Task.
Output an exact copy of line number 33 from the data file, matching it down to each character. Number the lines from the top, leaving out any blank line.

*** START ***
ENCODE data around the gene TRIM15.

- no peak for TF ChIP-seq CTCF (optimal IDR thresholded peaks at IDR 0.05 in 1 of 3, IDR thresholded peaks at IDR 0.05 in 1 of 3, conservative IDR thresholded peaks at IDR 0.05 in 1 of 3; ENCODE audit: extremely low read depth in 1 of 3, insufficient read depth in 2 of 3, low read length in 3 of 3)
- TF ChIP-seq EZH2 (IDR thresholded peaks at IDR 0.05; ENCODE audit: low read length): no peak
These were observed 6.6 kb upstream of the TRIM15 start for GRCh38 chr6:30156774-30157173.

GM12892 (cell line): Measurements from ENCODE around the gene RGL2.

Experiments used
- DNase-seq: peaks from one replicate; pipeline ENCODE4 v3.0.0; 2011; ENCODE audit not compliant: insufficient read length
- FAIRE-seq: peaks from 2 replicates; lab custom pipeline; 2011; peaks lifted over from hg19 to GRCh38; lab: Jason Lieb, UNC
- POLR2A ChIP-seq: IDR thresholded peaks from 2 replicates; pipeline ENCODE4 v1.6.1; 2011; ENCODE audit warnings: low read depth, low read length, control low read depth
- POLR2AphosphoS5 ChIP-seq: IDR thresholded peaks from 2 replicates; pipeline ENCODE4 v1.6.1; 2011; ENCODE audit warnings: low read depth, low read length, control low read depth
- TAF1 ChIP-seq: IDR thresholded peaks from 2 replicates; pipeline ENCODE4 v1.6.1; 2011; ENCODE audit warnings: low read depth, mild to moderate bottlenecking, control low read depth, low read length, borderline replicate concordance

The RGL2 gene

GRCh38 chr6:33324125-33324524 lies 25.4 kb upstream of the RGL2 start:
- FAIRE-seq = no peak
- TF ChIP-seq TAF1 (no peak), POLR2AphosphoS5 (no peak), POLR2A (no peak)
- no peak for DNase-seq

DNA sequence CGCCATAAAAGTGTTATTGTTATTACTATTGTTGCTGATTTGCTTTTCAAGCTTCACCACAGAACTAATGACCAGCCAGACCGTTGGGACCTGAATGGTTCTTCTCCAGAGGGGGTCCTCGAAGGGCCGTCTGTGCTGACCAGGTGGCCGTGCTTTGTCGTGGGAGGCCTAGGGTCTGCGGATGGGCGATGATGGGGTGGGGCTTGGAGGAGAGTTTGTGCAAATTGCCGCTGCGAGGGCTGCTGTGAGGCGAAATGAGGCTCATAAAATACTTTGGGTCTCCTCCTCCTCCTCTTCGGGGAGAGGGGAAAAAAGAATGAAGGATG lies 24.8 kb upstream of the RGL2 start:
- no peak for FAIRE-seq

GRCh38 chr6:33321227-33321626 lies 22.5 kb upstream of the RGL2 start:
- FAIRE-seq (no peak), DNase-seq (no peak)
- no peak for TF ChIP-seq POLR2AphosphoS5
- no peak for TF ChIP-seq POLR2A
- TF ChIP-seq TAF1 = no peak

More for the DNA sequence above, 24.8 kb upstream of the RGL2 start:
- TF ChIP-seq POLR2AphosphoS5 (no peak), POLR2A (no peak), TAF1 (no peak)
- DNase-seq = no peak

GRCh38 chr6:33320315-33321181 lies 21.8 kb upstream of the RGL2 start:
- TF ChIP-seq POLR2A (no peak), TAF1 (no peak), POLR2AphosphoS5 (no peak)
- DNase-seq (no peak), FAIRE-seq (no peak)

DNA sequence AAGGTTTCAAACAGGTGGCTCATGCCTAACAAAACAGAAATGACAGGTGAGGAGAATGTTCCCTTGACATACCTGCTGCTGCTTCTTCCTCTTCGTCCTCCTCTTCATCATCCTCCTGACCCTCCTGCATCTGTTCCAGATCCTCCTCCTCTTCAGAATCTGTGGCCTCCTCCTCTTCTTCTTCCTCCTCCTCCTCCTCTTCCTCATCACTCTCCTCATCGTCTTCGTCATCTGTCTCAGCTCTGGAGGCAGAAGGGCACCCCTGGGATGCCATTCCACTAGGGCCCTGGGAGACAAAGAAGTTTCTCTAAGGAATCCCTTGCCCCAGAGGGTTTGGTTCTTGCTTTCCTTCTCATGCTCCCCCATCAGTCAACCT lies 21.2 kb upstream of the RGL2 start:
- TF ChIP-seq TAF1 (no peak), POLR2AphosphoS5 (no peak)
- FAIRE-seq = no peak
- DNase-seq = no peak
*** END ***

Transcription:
- DNase-seq = no peak